I just wanted to talk about walking into a space to shoot your first tour - many of you are in that position, are considering the task or have just shot one or two and are kicking yourselves at the mistakes you made.
I remember the first tour I shot so vividly - why? Because I blew it. The lead image has me in the reflection of the stove (why didn't I move?! what an insane dork!). All the lines are wonky, things are out of focus, the color balance is off and a lot of the pictures are too dark.
I gave myself thirty minutes to shoot this space, the homeowner said yes to the time frame and then when I got there, she called to say she needed a little more time, "Could we start 10 minutes late but I still have to leave at the appointed time to pick up my other child?" Now I had 20 minutes to do a big job I was unsure of and nervous about and I stumbled out a "Sure, of course."
I arrived and her young son had a meltdown, so I was really working with about 12-13 minutes to shoot the tour and interview the home owner. "Being rushed" would be a polite way of describing what was going on with me. I was shooting and sweating like a mad woman. I couldn't think of any real compositional strategies as far as photographing her in the space so I just started with where they were (and didn't move from it - I had a mean case of dead legs). I got onto her counter to get an overview shot and hit my head on a dangling light. I continued my disheveled, nose dive of a tour, bonked head and all and said things were 'cool.' I left a hot mess with about 50 images, 30 of which were too blurry to be usuable (no tripod) and a passable gallery for a first shoot.
The shoot went down in flames, I scooted out with a big sigh and obscenities flooding from my mouth at high volume in the car all the way home -- but I learned a TON.
- Timing. Hello - 30 minute window, yeah right! We need at least an hour planned to shoot any space. First we arrive and we banter - so critical that banter is! It greases the wheels for you and the folks you're photographing -- sets the tone for a fun experience for all. I arrive early, addresses can be hard to find and I leave a little early if I get done - but you never know, they could be living in a 6 bedroom in which case it's going to take longer than shooting just one room.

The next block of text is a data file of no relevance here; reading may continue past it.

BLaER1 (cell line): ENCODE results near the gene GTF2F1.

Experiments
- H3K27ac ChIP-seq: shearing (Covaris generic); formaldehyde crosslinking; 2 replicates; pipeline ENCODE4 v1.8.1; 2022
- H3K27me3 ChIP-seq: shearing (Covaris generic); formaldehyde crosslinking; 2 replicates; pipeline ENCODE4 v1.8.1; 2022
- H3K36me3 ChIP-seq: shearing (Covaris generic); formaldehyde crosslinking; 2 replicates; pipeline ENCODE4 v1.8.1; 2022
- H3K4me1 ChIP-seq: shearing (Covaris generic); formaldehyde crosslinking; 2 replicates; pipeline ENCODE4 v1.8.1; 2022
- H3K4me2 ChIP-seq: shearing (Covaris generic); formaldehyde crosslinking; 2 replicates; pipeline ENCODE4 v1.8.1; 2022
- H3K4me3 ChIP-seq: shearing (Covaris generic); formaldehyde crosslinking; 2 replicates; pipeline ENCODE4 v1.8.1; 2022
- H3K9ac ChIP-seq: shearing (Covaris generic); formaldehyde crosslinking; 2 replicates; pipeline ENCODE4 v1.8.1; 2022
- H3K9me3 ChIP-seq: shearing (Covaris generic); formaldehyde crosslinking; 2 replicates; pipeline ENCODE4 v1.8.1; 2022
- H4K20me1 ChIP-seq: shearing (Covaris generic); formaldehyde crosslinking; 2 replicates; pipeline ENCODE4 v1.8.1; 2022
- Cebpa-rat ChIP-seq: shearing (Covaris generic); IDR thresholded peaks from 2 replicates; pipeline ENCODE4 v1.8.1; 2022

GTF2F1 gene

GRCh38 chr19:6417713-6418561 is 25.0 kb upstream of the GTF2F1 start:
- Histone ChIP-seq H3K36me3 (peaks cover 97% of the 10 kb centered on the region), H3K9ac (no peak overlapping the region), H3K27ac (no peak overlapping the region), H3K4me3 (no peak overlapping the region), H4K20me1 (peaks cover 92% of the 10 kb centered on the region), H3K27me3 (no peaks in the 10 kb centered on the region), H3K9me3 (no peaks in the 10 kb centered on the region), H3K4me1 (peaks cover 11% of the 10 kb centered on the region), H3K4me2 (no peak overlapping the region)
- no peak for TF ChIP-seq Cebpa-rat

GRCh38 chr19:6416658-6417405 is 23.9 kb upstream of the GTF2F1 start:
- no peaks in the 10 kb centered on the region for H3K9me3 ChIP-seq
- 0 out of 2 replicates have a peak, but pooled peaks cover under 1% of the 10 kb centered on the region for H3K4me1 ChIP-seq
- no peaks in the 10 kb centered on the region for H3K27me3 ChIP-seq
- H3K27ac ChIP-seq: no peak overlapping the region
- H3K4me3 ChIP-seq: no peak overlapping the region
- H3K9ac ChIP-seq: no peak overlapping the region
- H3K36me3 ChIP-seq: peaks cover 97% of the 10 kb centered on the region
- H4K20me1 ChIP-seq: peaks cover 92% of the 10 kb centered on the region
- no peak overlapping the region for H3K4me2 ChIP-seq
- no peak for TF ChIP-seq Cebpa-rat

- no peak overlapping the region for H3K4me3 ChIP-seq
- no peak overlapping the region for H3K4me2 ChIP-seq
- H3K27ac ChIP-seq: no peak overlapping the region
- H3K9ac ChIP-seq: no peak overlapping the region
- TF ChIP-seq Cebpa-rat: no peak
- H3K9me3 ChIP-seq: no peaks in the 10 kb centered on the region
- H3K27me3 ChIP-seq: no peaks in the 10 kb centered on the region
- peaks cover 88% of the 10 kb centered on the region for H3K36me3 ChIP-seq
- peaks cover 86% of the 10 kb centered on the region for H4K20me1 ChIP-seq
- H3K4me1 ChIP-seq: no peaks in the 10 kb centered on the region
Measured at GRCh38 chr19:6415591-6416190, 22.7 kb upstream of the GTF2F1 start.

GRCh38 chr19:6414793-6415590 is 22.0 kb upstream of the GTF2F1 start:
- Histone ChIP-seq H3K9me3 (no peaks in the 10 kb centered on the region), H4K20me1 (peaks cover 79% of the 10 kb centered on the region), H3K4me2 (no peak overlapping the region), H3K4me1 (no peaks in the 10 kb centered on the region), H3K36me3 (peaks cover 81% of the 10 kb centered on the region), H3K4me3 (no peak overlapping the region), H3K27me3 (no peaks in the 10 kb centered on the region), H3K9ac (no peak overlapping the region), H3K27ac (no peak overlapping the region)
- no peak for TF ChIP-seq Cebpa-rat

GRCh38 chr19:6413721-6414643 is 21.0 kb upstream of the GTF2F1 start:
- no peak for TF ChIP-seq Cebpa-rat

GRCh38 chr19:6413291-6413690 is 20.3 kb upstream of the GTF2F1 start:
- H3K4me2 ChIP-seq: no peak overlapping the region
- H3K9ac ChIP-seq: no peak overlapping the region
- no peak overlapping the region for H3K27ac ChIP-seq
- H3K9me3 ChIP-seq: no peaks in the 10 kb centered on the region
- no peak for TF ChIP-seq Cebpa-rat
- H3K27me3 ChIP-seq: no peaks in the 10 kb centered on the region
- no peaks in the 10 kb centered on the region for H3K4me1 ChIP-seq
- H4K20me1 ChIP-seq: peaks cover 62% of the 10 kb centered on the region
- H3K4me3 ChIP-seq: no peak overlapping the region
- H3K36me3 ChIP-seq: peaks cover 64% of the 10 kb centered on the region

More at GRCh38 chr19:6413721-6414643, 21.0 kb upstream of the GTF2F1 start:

- Compositional Ideas. Now I arrive with a few compositional ideas in my head for my lead image/portrait; even if they're as basic as tight portrait, interacting with an object and hanging out outside… At least I have some variation and safety within a few different options. I love looking at inspiring photos, and using compositional or framing ideas I've been inspired by.
- Slowing Down. (So as not to hit my head on a lamp or break their stuff!). Going slower makes me relax, I take better pictures when not totally nervous out of my mind with a welt on my head. It calms the people you're photographing too - they're nervy w/their space going online for millions to see and now I see part of my job is to just be as chill as possible and get the job done and get to know someone through their space.
It's also great to walk away from a room or a person for a minute, try to clear your head and see the scene anew - maybe there's an idea there you hadn't tried instead of being slave to the first shot that came to mind.
- Not getting locked in. As much as I can, I'm moving during a shoot and not getting too comfortable ("free work out" my father-in-law calls it) getting into all nooks and crannies and holding squatting poses. It's no good to get stuck in one position (especially when you realize that wasn't the best angle when you get home and download pics!) - shooting from multiple perspectives/modes gives you choices and great images are about selecting from a handful of good pictures.
- Equipment. I bring my tripod now and get lead images straight - It takes a little extra time, but so worth it. It also helps me to slow down the process and notice details I may have missed as I'm lining up my shot. I also have an external flash and swap out lenses if I need to. And extra charged batteries.
I treated each tour as a small step to understanding shooting spaces, the life they breathe and those who inhabit them. And with little steps came bigger steps, and on occasion, a big leap and a great image.